For him, these types of dreams are only made possible if people can see the bigger picture. “We all need to think beyond the horizons of our own street or school or town, so that we can think of ourselves on a larger stage,” says Hadfield, referring back to how watching the first man walk on the moon completely changed his perspective on what was possible.
“One of the things I’ve tried to do throughout my career is show the opportunities that do exist by helping put things on the horizon that people may not have even thought about,” says Hadfield. “The fact is that some little kid in some little town from Canada might walk on the moon one day, but you have to get their attention first.”
And that’s exactly what he did. For more than five months, Hadfield woke the world with a simple tweet: “Good morning, Earth.” And followers did not need to imagine the view from more than 423 km above Earth’s surface – Hadfield shared magnificent photos of our home planet to his nearly one million fans worldwide using social media.
“The space station is a terrific platform for sharing,” says Hadfield, adding that it’s our first permanent outpost and has been occupied since 2000. “Even amongst all the other news and noise of the world, our effort to leave our own planet resonates with people. And, as a result, millions of people around the world stop and pay attention.”
Hadfield has always worked hard to share his experiences in space with the rest of the world, but advances in technology have made that infinitely easier. Harnessing the power of social media to make his experience accessible to millions, his most recent mission was shared in real-time and helped infuse a sense of wonder into the collective consciousness not felt since man first walked on the moon.
“The immediacy granted by social media gave me a stronger voice than I’ve had on previous missions,” says Hadfield, whose moving photos and insightful tweets helped provide a new perspective on our world. “It’s really easy to be selfish if you’ve never been anywhere but home. It’s hard to have any regard for the rest of the world if it’s all just theoretical to you. But if you can see how similar the rest of the world is to how you are and how the actions you take today have impacts globally, it immediately changes your perspective, and as a result, your decision-making. The space station is a wonderful place to share that perspective and therefore to try and help people make better decisions.”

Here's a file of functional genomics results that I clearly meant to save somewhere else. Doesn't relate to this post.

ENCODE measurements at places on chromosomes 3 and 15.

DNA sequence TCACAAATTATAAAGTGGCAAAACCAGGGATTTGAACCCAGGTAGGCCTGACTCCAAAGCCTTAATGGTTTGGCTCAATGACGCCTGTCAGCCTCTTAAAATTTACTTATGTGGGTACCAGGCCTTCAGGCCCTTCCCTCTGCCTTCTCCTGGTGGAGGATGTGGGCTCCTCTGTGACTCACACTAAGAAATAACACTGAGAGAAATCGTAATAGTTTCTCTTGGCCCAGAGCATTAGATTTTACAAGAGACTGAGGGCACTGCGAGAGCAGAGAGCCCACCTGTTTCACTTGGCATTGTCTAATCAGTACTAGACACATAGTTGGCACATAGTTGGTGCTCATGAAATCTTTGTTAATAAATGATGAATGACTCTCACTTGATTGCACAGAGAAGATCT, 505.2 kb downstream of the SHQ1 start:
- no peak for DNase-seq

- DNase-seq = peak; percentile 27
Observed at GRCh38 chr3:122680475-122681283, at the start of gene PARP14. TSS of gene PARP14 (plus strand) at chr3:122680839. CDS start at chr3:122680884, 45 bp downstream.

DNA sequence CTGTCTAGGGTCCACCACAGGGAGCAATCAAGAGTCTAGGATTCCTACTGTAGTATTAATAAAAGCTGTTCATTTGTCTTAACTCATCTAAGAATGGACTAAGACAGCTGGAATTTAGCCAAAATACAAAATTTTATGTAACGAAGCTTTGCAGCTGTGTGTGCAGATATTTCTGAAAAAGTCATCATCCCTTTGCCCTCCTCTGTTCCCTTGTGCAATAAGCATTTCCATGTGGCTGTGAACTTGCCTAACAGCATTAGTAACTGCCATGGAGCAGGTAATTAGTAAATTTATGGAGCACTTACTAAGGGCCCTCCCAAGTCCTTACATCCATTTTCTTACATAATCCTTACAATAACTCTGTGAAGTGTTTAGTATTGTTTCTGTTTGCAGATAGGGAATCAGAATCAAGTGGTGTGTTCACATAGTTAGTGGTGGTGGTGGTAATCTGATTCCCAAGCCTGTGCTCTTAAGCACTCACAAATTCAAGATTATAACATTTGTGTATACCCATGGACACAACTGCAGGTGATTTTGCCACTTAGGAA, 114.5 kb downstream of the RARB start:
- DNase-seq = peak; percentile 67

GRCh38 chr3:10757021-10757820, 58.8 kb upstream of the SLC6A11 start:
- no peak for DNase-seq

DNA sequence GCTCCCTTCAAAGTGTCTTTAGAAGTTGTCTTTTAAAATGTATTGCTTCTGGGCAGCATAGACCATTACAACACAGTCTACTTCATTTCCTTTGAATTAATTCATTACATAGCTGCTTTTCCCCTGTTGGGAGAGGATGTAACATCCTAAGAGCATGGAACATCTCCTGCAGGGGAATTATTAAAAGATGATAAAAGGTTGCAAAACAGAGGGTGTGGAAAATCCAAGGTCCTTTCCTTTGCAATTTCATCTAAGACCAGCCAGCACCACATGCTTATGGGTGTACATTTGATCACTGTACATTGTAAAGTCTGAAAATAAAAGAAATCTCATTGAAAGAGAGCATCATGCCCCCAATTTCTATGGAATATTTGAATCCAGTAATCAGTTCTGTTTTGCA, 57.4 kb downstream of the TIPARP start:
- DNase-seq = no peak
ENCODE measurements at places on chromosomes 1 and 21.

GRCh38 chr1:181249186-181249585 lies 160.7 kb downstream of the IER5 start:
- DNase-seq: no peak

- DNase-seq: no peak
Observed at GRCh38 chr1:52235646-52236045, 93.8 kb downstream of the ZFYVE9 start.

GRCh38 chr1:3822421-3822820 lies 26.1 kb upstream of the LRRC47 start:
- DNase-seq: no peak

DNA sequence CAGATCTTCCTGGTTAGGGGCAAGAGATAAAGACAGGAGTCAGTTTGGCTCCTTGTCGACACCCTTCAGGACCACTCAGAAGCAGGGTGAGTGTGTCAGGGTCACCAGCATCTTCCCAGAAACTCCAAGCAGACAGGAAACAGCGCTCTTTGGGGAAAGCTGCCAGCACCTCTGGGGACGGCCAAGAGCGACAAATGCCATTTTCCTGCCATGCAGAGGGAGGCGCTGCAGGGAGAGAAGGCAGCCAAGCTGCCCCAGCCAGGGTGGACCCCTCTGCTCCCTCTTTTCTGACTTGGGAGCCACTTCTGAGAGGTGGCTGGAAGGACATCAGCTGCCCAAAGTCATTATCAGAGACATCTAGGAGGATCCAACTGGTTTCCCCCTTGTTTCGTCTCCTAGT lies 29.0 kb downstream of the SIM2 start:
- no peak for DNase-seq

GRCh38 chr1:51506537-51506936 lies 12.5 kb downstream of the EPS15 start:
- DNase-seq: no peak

Although Hadfield returned to Earth in May 2013 and recently retired, he continues to bring the glory of space travel and the lessons he learned over a 35-year career to everyone he encounters and, on March 27, 2014, he will share his story with guests at the University of Lethbridge 2014 Calgary Alumni & Friends Dinner.
“At any university, including the U of L, there are so many opportunities available,” says Hadfield, who hopes events like the upcoming dinner will help motivate people to get involved. “Too many students go through their whole education without even realizing that those exchange programs, or scholarships, or electives even exist. It’s up to the alumni and friends of the University to not only ensure the opportunities are there but to ensure students know about them and take advantage of them.”
For Hadfield, events like this bring things full circle.
“As commander of the space station, it suddenly struck me that a nine-year-old chose my career. And, more importantly, it actually worked out,” says Hadfield with a laugh. “The odds were improbable but they would have been zero if at nine I hadn’t seen the impossible happen and made the choice to pursue it.”